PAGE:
“Lead author of the study Hu Shixiong, who works for the Hunan Provincial Centre for Disease Control and Prevention, said security camera footage showed patient “A” did not interact with others throughout the four-hour ride,” the report said. “Yet, by the time the bus stopped at the next city, the virus had already jumped from “A” to seven other passengers.” By the time the study was finished in mid-February, patient “A” had infected at least 13 people, the report added.  By average, the virus is infecting three persons from one carrier. The study has strongly recommended using the face masks especially in buses and places with gatherings.

The virus survival depends on the type of surface and temperature. “On a bus, where common surfaces are made from materials like glass, fabric, metal or plastic, the virus can survive for two to three days,” it said.

Using the same study, the New York Post reported: “Surveillance footage showed that the patient didn’t interact with others throughout the four-hour ride — but a couple of the people who became infected were sitting as far as six rows away, or about 15 feet.”

Avoid Ignoring Gastro Angle

A study published in The Lancet that examined 99 of the earliest cases of the 2019 coronavirus in Wuhan suggest that some patients reported diarrhoea, nausea, vomiting and abdominal discomfort. The same situation was found in the US’s first victim of the virus.

Coronavirus: 10 Things WHO Wants You To Know

“In this paper that focused on gastrointestinal symptoms, it is clear that the virus doesn’t only bind to lung tissue but also the tissue of the colon, upper oesophagus and liver amongst others,” a news report said. “This means that medical professionals might be making a greater effort to spot digestive issues for earlier detection, diagnosis and isolation of the new coronavirus. The way the virus adheres to cells and which enzymes are activated in the process can also help with a potential treatment or vaccine.”

Vitamin C Unhelpful

Though the Vitamin-C intake is shortening marginally the recovery from the common cold, the medical community believes that it is unhelpful in Coronavirus.

Note that no evidence suggests that other so-called immune-boosting supplements — such as zinc, green tea or Echinacea — help to prevent SARS-CoV-2 infections, Dr Mark Mulligan, division director of the infectious diseases and vaccine centre at NYU Langone Medical Center, told New York Times Parenting. “I do not recommend spending money on supplements for this purpose,” Mulligan said.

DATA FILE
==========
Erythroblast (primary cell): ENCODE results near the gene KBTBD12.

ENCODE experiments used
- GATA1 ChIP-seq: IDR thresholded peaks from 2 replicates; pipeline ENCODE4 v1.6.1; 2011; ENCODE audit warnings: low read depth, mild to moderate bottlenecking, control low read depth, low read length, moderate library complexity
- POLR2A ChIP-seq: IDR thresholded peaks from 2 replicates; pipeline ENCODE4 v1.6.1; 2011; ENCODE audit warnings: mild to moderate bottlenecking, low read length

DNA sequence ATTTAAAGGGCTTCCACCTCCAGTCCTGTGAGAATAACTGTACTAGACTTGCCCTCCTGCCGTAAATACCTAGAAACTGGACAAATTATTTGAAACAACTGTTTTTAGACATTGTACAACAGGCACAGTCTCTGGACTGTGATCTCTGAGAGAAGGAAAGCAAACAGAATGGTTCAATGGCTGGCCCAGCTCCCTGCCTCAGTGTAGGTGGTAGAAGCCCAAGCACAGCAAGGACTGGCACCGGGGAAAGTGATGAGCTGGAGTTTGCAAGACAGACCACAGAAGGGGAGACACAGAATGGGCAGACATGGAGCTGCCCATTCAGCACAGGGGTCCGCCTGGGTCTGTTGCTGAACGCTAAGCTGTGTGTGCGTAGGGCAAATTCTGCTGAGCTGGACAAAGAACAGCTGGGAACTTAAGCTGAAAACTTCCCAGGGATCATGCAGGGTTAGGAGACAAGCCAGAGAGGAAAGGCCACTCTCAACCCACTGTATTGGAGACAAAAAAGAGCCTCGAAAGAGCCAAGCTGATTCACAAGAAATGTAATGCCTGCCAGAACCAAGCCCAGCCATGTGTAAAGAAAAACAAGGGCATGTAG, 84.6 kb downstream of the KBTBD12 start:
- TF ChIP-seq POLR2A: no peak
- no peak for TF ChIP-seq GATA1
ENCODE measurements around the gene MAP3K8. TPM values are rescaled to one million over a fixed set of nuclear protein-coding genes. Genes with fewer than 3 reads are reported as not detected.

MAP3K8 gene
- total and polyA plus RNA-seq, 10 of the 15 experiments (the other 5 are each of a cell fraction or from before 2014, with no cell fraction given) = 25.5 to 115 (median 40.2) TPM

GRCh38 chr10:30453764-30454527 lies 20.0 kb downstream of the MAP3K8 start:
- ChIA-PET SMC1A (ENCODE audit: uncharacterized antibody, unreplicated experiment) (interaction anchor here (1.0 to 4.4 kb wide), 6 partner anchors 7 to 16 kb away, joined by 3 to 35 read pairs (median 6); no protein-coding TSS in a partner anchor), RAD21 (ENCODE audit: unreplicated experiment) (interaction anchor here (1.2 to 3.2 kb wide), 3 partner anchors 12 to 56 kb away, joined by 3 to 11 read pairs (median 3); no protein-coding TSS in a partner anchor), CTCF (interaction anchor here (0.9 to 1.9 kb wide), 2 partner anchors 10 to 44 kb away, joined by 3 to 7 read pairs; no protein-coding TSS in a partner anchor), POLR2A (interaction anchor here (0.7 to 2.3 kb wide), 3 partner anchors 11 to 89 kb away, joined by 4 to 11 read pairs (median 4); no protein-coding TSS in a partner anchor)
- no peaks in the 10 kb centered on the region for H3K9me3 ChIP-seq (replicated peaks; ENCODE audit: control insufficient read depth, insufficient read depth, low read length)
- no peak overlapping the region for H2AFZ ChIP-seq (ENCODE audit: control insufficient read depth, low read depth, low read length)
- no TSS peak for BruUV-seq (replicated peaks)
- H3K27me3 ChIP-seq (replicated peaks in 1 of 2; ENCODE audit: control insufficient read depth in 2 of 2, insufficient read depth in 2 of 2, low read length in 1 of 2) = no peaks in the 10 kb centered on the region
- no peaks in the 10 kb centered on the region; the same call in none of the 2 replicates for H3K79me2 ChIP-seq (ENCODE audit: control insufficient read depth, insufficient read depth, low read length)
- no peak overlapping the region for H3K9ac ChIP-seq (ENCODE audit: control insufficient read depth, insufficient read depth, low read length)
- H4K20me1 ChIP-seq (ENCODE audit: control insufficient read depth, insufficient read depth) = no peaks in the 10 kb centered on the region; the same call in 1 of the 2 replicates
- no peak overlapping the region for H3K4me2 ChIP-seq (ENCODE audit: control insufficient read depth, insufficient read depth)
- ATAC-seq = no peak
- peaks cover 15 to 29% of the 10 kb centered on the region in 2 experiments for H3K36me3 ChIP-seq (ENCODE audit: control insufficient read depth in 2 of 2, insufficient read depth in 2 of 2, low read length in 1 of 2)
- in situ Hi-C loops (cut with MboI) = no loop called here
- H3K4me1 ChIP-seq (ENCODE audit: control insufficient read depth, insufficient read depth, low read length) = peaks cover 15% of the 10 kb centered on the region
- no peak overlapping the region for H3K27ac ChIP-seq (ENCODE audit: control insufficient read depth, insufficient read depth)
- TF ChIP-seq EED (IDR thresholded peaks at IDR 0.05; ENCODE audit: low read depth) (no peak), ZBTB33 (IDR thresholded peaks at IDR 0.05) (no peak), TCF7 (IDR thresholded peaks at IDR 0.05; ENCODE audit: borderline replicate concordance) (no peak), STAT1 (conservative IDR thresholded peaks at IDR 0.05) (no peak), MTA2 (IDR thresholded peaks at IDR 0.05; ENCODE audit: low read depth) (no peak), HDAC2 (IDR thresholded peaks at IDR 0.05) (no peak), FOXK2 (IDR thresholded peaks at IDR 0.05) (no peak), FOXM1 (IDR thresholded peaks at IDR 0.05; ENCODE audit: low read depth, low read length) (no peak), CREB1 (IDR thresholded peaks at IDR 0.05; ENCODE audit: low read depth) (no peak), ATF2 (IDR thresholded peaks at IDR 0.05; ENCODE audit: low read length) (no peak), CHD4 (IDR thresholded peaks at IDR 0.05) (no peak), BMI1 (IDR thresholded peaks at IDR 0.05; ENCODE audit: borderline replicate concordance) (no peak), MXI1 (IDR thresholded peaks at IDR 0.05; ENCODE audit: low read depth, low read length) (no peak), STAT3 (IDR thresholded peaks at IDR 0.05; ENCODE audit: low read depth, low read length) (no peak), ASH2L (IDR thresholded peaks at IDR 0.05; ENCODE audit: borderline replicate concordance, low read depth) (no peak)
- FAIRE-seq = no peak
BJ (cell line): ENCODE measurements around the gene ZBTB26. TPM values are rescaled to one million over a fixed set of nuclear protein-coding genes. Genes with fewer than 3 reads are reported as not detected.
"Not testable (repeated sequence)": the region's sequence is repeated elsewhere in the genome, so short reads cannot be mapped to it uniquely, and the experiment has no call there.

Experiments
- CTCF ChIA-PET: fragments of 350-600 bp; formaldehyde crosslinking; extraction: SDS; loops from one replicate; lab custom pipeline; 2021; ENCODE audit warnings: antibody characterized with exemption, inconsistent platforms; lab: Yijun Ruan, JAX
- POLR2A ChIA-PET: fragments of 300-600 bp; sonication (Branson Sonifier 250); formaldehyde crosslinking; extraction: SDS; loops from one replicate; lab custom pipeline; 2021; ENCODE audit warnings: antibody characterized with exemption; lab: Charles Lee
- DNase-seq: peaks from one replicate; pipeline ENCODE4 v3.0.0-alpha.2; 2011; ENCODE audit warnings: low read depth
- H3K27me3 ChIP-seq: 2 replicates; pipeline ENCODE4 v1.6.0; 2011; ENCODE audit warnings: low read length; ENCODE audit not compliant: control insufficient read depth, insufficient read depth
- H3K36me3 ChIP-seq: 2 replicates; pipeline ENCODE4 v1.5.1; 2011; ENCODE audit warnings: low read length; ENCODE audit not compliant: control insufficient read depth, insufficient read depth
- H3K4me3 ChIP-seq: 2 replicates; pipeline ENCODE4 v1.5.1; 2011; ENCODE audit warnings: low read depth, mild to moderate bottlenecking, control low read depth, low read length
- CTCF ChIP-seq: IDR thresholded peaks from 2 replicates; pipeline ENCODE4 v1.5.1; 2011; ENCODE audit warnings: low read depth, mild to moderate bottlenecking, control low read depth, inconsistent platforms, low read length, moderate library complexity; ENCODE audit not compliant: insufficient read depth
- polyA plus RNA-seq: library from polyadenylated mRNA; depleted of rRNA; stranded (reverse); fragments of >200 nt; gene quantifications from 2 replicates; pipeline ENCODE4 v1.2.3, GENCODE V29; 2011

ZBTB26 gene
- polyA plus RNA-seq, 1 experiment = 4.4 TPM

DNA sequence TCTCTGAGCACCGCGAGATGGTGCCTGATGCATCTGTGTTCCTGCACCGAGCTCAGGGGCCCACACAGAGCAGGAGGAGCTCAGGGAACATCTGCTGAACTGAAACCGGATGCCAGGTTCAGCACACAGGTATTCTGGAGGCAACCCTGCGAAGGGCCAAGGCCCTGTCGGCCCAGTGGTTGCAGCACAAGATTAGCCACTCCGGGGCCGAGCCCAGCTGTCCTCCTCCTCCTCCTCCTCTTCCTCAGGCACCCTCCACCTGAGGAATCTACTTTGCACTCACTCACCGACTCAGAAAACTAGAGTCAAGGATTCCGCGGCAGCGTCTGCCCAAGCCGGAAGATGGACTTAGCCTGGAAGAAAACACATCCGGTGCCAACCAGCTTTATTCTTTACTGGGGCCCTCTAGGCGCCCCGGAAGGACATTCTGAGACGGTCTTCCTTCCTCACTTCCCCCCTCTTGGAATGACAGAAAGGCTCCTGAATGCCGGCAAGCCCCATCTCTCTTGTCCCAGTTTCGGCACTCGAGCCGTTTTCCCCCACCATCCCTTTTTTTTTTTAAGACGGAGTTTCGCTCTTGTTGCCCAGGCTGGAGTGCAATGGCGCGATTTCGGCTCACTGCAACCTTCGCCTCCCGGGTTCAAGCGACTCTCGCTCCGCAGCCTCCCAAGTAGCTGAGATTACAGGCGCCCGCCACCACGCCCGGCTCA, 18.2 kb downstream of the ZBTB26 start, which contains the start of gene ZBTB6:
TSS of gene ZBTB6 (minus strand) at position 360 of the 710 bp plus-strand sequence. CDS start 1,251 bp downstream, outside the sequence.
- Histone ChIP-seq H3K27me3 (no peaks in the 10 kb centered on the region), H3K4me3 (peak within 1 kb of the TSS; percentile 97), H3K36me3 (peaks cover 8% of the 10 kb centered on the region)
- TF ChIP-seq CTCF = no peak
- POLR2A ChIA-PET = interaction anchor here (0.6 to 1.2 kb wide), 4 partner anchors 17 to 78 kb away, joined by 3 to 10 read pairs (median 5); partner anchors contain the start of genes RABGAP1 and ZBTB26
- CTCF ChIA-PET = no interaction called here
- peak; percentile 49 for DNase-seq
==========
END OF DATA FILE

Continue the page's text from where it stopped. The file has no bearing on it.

“But vitamin C supplements don’t ward off the common cold in most people, and there’s even less evidence that they grant immunity against SARS-CoV-2, the virus that causes COVID-19,” Nicoletta Lanese reported in Live Science.

Virus Shedding

“People who contract the novel coronavirus emit high amounts of virus very early on in their infection,” American Stat News reported on basis of a German study, the first non-China study on the issue, explaining the rapid and efficient way in which the virus has spread around the world. The study carried out by scientists in Berlin and Munich envisaged monitoring the viral shedding of nine infected people and they tried to grow viruses from sputum, blood, urine, and stool samples were taken from the patients.

“Importantly, the scientists could not grow viruses from throat swabs or sputum specimens after day 8 of illness from people who had mild infections,” the report said. It quoted authors saying: “Based on the present findings, early discharge with ensuing home isolation could be chosen for patients who are beyond day 10 of symptoms with less than 100,000 viral RNA copies per ml of sputum,” insisting that at that point “there is a little residual risk of infectivity, based on cell culture.”

Coronavirus: Here Is What We Can Learn From China

“The researchers found very high levels of virus emitted from the throat of patients from the earliest point in their illness —when people are generally still going about their daily routines,” it said. “Viral shedding dropped after day 5 in all but two of the patients, who had a more serious illness. The two, who developed early signs of pneumonia, continued to shed high levels of virus from the throat until about day 10 or 11.”

The finding, the report said is “a marked departure” from the SARS in which “peak shedding of virus occurred later when the virus had moved into the deep lungs.” It added: “The scientists said at peak shedding, people with Covid-19 are emitting more than 1,000 times more virus than was emitted during peak shedding of SARS infection, a fact that likely explains the rapid spread of the virus.” The German researchers found high levels of viral fragments in 13 stool samples from four patients in their study, but they were unable to grow virus from any of them.